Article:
Friday, September 19, 2008

A somewhat confusing false advertising ruling

ACE American Ins. Co. v. Wachovia Ins. Agency Inc., 2008 WL 4165746 (D.N.J.)

ACE contracted with WIA’s predecessor to be the exclusive writer of policies on certain E-Risk (electronic risk) business insurance sold by WIA. In 2008, Wachovia became interested in selling WIA, but declined ACE’s offer to purchase WIA and then provisionally accepted an offer by WIA’s management to purchase WIA.

ACE then discovered that Scottsdale, another insurance company, had filed various forms with state insurance agencies that were substantially the same as ACE’s forms and used trademarks associated with Ace’s E-Risk program. Allegedly, the forms were based on confidential information, and ACE contended that WIA violated its agreement with ACE by providing confidential information to Scottsdale as part of a WIA-Scottsdale business arrangement. ACE sued, alleging among other things that Scottsdale engaged in tortious interference with contract, trade secret misappropriation, and false advertising.

The court found that ACE had shown a likelihood of success on the breach of contract claim against WIA, but not on its trade secret claim or tortious interference claims against Scottsdale, because though the forms Scottsdale submitted were very similar to ACE’s forms, there wasn’t sufficient evidence that Scottsdale knew it was “in receipt of a betrayed confidence.” It expressly referenced an ACE company in its filings, disclosing the source of its information, which I presume suggests to the court that there was no attempt to conceal guilty knowledge.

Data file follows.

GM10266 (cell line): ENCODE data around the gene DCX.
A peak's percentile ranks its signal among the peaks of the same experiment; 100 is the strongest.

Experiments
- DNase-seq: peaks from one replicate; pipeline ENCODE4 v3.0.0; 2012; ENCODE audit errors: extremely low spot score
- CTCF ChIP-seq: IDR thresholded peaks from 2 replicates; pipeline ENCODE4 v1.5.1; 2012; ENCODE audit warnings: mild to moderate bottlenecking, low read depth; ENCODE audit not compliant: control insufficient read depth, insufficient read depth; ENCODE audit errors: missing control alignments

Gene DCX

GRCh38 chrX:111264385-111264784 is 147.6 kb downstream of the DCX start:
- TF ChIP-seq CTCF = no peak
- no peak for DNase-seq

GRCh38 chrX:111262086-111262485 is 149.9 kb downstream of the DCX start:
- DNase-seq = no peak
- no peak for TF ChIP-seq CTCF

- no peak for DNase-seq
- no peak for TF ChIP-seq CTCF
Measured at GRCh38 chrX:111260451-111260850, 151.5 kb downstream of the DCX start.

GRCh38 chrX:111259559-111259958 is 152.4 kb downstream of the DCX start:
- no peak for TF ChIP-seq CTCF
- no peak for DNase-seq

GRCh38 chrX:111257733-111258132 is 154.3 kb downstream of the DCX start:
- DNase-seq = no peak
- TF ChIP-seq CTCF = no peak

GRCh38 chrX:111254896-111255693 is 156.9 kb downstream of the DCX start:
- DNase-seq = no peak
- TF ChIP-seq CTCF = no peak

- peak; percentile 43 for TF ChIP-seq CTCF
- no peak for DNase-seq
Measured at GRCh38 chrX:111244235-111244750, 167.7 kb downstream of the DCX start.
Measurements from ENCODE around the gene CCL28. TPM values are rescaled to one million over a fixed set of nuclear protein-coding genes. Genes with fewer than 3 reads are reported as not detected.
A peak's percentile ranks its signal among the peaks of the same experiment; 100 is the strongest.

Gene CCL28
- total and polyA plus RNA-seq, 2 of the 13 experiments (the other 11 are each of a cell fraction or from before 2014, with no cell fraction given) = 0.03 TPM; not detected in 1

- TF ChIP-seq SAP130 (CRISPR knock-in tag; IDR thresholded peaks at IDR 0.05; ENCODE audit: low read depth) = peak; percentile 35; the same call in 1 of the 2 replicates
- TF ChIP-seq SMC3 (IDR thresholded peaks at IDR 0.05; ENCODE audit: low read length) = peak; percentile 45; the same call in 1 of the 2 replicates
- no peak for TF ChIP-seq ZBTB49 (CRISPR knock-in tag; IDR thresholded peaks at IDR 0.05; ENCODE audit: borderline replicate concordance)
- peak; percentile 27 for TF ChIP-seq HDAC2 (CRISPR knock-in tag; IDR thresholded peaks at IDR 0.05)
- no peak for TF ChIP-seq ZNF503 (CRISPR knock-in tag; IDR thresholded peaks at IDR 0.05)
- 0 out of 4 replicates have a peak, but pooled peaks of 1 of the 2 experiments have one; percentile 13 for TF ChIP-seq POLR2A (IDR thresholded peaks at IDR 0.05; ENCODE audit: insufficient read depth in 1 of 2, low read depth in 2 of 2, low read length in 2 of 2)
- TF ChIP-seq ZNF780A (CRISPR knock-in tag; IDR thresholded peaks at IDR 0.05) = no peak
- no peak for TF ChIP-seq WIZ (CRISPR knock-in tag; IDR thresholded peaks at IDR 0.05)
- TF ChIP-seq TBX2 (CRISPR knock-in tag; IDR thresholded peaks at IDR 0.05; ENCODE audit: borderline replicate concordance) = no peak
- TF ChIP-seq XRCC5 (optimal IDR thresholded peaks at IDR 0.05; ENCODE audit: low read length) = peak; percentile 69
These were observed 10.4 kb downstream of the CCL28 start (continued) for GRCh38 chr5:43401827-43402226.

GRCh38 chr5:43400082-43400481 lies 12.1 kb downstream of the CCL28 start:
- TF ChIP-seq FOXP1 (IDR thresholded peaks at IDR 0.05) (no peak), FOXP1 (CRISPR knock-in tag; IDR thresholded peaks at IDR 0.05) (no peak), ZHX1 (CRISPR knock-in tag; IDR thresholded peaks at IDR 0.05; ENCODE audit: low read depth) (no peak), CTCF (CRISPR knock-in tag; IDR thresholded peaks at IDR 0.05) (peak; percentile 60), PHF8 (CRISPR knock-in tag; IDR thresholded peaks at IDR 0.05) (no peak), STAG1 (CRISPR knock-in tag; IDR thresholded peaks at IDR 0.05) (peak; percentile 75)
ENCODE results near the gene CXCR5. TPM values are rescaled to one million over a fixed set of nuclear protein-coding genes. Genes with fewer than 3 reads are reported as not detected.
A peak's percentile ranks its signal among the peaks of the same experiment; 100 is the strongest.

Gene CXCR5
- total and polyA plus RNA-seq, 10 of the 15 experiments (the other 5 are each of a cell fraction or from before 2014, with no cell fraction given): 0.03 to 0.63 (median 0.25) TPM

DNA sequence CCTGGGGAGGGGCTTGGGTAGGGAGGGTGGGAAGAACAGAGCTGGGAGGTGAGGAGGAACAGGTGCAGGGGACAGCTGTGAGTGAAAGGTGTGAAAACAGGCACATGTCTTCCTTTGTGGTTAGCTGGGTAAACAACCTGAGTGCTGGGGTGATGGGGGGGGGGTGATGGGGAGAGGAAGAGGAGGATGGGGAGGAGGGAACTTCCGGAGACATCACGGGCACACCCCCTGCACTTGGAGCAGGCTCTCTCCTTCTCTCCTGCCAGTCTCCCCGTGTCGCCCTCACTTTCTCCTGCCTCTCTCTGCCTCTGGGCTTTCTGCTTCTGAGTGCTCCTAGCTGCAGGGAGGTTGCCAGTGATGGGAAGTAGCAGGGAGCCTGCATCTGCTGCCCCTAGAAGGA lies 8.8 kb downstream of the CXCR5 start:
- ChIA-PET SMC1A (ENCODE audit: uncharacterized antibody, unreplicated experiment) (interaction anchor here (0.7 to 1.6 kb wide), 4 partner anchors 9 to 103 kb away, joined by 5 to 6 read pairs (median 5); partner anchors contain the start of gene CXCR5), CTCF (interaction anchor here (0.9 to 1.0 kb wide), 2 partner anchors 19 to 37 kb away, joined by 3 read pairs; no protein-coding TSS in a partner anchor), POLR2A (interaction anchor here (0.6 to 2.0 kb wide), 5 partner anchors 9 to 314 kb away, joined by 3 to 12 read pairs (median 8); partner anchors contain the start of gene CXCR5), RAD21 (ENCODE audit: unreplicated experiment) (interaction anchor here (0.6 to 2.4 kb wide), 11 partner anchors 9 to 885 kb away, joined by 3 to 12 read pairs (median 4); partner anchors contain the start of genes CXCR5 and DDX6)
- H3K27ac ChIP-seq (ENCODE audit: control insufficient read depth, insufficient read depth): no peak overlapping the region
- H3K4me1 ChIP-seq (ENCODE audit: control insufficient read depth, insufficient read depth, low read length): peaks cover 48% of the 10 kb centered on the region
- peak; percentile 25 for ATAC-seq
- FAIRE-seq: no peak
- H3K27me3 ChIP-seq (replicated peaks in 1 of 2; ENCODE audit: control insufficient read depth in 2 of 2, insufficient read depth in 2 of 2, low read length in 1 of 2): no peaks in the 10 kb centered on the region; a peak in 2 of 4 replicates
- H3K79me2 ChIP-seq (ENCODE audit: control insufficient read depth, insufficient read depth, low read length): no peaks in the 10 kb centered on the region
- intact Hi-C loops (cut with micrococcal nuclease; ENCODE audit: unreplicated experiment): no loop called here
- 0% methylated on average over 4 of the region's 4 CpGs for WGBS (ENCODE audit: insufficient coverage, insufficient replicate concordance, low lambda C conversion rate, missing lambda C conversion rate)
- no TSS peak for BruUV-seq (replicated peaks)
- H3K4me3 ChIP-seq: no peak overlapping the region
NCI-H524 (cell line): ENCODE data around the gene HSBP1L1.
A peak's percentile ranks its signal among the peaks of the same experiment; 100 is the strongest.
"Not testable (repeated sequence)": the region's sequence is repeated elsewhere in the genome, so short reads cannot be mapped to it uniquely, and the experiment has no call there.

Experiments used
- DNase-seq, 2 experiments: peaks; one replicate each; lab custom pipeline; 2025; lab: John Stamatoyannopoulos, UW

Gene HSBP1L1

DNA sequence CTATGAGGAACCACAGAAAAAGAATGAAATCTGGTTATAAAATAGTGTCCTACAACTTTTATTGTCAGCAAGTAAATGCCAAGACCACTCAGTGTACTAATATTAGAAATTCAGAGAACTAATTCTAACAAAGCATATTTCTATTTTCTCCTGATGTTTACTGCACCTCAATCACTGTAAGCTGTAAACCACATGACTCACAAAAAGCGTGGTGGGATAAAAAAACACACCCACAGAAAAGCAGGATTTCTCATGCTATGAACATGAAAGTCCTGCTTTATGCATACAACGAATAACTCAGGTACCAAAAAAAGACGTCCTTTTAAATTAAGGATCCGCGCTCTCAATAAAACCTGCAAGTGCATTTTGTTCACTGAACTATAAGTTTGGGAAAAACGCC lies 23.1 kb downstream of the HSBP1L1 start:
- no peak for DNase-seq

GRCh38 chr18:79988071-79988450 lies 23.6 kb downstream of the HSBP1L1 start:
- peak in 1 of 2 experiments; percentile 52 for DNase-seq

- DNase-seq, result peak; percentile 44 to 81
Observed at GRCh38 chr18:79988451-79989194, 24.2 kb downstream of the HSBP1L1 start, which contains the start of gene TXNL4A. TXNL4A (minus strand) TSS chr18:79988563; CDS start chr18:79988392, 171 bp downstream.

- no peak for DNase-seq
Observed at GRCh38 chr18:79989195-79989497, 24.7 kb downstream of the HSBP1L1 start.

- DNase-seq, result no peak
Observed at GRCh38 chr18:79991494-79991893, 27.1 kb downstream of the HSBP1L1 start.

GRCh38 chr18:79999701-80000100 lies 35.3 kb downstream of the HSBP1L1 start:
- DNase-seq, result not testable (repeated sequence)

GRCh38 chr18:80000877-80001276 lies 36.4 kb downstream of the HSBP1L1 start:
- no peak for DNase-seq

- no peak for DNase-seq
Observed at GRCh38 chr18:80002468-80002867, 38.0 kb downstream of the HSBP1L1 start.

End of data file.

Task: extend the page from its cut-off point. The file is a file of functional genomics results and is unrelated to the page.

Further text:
Similarly, the court rejected the false advertising claim on this record. The allegedly false advertising was Scottsdale’s website, email address containing the phrase “ERiskServices,” and use of certain marks allegedly belonging to WIA on insurance filings and on its website. ACE alleged that this would lead consumers to believe that E-Risk insurance is provided by Scottsdale and not ACE. (Note: this sounds much more like TM infringement than general false advertising; also, E-Risk seems like a highly descriptive mark at best.) However, the court found that ACE’s other allegations proved to much: WIA intends to sell its assets to WIA’s current management, terminating the agreement with ACE. If the sale went forward, other insurance companies could provide the relevant business insurance. ACE also asked the court to infer that Scottsdale would be the partner of WIA’s successor. Thus, the ads in question “would simply have been disseminated in the reasonable expectation of entering a market currently occupied by a competitor, and not false or misleading.” (I am not sure I get this. Whose mark is E-Risk? Or is E-Risk even a mark? There doesn't seem to be a registration for it. If it’s ACE’s protectable mark for these services, then WIA’s ability to offer the same services doesn’t translate into an automatic entitlement to use the mark.) Anyway, the court found that Scottsdale was not attempting to confuse the marketplace about an officially licensed product, and there was no showing of likely consumer confusion.

Here, a trademark analysis would have helped the plaintiff, since trademark doesn't make false advertising's explicitly false/misleading distinction. Though perhaps it should!

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